The Swan Silvertones & melisma
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Mary Don't You Weep
Perhaps their greatest hit was Oh Mary Don't You Weep, released in 1959 -- an incredible listening experience. It is in this song that Claude Jeter intones the phrase "I'll be a bridge over deep water, if you trust in my name" that inspired Paul Simon to compose Bridge Over Troubled Water some years later. The Swan Silvertones had a great effect on many rock (Al Kooper) and country (Gary Stewart) artists.
- Michael Erlewine in All Music Guide
The Swan Silvertones is one of the greatest vocal harmony groups of all time. I seem to have been making strong assertions about the CDs that I bought recently. After a long music purchasing drought I naturally looked for those musicians whose work has given me the highest delight.
Gospel the Swan Silvertones may be but their singing, for an atheist like myself, is a pure sensual treat. If you enjoy vocal harmony or vocal music in general and haven't listened to gospel you are missing some of the finest singing ever recorded. African-American gospel singers started singing as children. Their choirmasters could be exacting guides.
In the horrifying days before civil rights laws let at least a portion of Black Americans leave poverty Church was central. For many going to church and listening to the singing was the great relaxation and great joy of the week.
When a gospel group came to a church they often faced a demanding audience with early finely tuned by a lifetime of listening. Even the pacing of the performance was an art. By some accounts the Swan Silvertones often peaked too soon. Audiences expected to gradually be led to an ecstatic conclusion where some of the audience would 'fall out' – collapse in rapture: an art in itself.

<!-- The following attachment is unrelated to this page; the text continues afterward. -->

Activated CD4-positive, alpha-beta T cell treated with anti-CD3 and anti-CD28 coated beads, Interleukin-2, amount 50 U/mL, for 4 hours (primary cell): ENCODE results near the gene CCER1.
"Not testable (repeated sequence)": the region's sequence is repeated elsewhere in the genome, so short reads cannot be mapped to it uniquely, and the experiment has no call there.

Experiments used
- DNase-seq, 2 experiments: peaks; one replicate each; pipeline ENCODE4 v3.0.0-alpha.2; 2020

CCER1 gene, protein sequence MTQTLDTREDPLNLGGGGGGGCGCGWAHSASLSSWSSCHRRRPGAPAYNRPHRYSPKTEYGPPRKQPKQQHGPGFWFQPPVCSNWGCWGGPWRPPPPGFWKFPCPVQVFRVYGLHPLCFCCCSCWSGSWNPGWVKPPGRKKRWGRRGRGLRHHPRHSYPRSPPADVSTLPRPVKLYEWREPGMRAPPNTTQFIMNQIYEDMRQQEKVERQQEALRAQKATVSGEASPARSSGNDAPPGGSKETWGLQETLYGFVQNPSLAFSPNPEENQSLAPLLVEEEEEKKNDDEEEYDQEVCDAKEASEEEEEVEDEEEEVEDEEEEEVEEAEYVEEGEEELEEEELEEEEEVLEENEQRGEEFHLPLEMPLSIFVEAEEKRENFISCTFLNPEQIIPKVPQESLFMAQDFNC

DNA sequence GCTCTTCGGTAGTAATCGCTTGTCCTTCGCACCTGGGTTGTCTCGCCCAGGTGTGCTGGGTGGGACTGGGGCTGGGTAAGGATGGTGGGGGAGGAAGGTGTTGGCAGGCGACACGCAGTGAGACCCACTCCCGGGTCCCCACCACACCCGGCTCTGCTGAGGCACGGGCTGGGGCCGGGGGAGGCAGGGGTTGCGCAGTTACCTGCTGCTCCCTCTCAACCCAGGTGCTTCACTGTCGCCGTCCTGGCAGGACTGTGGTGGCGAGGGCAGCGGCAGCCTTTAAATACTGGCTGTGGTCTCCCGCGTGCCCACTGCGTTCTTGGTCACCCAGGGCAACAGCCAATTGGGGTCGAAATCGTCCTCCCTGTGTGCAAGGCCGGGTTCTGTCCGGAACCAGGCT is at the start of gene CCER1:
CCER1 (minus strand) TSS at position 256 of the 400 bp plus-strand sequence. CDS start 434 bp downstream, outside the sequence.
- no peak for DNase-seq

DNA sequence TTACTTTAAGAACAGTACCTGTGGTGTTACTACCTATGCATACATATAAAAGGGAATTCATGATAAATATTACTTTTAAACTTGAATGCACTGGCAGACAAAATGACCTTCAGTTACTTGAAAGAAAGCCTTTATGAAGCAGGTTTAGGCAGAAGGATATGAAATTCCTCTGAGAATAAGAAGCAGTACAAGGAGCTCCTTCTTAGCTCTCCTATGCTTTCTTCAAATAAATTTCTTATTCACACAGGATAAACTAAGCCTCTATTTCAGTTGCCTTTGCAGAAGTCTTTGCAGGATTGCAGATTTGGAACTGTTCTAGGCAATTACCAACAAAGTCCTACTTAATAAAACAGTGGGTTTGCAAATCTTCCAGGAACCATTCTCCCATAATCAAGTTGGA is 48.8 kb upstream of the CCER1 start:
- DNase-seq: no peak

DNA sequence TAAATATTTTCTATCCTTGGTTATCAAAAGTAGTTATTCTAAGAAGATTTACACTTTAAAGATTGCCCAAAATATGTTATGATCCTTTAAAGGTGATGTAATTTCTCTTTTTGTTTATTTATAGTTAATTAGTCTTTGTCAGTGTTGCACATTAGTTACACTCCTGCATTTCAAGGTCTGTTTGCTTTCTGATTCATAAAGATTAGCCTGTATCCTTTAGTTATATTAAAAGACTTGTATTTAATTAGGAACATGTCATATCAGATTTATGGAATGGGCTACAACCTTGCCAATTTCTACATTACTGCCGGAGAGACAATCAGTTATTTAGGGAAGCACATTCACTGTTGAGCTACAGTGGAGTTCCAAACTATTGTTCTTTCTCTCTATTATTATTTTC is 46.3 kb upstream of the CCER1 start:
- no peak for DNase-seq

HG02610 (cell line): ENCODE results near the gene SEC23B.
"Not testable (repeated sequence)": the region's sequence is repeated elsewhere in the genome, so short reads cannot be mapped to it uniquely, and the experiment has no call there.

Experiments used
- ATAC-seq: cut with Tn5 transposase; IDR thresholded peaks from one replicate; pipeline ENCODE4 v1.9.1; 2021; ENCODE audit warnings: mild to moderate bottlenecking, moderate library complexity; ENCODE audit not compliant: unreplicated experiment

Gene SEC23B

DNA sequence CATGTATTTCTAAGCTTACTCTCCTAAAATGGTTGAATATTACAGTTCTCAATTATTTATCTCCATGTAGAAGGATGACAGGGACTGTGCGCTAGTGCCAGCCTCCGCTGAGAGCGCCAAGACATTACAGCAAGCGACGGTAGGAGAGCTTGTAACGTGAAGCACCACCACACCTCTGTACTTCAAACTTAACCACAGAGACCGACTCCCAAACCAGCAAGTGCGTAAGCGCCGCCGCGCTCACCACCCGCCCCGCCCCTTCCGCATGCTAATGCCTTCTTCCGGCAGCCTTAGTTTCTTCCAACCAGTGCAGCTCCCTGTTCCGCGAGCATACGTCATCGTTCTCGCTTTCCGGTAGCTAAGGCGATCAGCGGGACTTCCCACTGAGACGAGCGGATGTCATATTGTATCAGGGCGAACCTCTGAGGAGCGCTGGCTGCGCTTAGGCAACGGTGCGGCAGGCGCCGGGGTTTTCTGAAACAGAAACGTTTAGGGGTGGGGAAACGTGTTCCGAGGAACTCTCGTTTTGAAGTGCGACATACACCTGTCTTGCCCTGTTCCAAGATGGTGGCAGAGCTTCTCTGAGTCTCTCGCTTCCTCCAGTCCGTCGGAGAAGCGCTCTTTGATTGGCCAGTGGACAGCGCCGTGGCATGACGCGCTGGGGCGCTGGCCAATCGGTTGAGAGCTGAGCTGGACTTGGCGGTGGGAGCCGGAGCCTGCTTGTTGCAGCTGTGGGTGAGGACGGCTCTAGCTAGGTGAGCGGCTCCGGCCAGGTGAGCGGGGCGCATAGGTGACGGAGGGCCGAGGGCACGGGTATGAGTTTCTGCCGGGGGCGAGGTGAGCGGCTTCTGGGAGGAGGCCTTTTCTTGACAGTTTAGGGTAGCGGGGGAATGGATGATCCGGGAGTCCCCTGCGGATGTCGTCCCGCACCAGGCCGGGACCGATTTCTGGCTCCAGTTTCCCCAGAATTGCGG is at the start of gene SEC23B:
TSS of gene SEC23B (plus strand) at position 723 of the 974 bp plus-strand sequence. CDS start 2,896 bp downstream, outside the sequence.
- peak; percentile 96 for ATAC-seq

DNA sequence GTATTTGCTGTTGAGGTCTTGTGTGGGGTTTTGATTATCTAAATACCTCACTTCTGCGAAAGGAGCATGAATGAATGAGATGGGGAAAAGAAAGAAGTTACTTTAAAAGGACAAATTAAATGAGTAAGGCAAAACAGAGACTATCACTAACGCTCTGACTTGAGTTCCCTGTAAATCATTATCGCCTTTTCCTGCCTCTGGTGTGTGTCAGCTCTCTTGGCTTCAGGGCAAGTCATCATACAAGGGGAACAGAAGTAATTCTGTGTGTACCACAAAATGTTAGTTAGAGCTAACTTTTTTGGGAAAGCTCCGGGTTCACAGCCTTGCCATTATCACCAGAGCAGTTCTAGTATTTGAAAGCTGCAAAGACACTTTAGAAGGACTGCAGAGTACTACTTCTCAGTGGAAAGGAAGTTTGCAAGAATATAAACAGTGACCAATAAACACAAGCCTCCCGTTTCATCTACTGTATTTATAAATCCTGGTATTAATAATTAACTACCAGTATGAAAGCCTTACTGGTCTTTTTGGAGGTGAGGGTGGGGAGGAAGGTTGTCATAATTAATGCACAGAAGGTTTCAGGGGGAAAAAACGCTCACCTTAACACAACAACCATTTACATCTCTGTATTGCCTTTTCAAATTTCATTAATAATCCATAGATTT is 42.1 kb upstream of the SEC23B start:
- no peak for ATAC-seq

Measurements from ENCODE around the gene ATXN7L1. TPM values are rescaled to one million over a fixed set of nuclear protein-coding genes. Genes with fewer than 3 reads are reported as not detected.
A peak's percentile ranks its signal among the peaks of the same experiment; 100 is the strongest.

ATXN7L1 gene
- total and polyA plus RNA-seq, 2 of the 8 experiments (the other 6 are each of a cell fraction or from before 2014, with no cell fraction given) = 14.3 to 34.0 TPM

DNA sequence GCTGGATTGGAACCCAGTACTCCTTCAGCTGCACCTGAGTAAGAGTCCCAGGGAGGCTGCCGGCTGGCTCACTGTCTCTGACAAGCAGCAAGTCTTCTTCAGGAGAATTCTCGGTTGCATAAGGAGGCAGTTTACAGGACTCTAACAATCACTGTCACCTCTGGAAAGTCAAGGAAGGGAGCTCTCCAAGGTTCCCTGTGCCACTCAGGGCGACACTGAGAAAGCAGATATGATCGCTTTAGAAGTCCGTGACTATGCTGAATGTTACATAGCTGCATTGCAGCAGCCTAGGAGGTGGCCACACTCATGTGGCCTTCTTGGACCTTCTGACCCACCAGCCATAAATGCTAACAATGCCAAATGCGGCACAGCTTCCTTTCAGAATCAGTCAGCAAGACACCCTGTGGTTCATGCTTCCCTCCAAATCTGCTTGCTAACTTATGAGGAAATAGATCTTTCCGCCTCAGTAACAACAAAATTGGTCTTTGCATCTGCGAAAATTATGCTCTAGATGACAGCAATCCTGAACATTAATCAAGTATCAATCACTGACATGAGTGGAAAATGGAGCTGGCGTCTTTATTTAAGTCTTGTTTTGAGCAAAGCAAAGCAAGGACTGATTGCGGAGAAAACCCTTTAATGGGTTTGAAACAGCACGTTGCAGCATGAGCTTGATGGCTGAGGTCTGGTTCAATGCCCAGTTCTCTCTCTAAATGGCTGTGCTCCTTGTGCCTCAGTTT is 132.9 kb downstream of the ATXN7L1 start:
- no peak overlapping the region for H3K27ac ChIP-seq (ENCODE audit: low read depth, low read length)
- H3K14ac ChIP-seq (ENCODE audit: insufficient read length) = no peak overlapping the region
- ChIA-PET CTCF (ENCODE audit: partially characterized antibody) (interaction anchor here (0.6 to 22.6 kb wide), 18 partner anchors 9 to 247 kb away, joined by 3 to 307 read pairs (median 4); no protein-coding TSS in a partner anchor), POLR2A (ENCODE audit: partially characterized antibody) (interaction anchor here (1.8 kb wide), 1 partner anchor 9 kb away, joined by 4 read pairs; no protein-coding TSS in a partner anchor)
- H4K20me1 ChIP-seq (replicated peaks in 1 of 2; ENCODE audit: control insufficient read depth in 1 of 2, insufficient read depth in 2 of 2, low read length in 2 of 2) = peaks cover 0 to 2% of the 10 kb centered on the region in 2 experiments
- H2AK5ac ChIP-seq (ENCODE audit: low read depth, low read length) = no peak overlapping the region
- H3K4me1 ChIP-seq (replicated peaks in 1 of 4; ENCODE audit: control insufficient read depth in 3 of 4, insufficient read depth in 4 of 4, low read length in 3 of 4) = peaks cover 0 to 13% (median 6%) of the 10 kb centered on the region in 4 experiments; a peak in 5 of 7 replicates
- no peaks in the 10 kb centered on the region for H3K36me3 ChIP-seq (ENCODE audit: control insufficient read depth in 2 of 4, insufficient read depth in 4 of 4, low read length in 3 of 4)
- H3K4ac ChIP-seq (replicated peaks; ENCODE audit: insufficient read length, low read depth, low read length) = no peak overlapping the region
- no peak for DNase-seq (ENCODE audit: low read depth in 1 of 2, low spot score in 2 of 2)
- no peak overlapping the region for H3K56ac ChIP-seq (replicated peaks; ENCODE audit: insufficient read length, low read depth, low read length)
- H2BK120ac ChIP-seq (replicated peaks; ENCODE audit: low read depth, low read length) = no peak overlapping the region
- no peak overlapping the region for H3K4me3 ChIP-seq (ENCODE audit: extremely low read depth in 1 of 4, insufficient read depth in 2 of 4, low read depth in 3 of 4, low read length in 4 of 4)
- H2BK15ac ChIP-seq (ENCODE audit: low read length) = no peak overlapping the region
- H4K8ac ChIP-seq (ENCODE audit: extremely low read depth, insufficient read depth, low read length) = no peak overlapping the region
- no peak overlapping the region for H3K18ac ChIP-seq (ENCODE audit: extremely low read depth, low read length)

I began my exploration of Black gospel music from the golden age with a Rhino Jubilee! anthology. There's a bar of Mary Don't You Weep - later used in Bone Thugs-n-Harmony's debut hit – with a moment that simply bent my spine.
I'd discovered melisma
The American Heritage Dictionary's impoverished definition:
A passage of several notes sung to one syllable of text, as in Gregorian chant.
Sweetwater's is a bit better:
In music, melisma is the process of singing more than one note while singing a single syllable of the lyrics of a song.
Neither captures the unique inflection of a note a gospel singer can give a syllable. Of the current group of pop singers Whitney Houston who gets near the neighborhood. A few others I won't name certainly would have the ability but not the finical musical judgment.
As with jazz singers gospel singers improvise. A syllable may be bent one way once, another the next time.
When I bought the few Swan Silvertones CDs available they were all on Specialty. Wonderful singing. None of them had the version of Mary Don't You Weep I'd first heard. There was a recension of the song but it didn't have didn't have that one moment that made me so happy.
While I wasn't buying the Collectibles label released several of their Vee-Jay LPs from the 1960s on two-for-one CDs. At least I have it.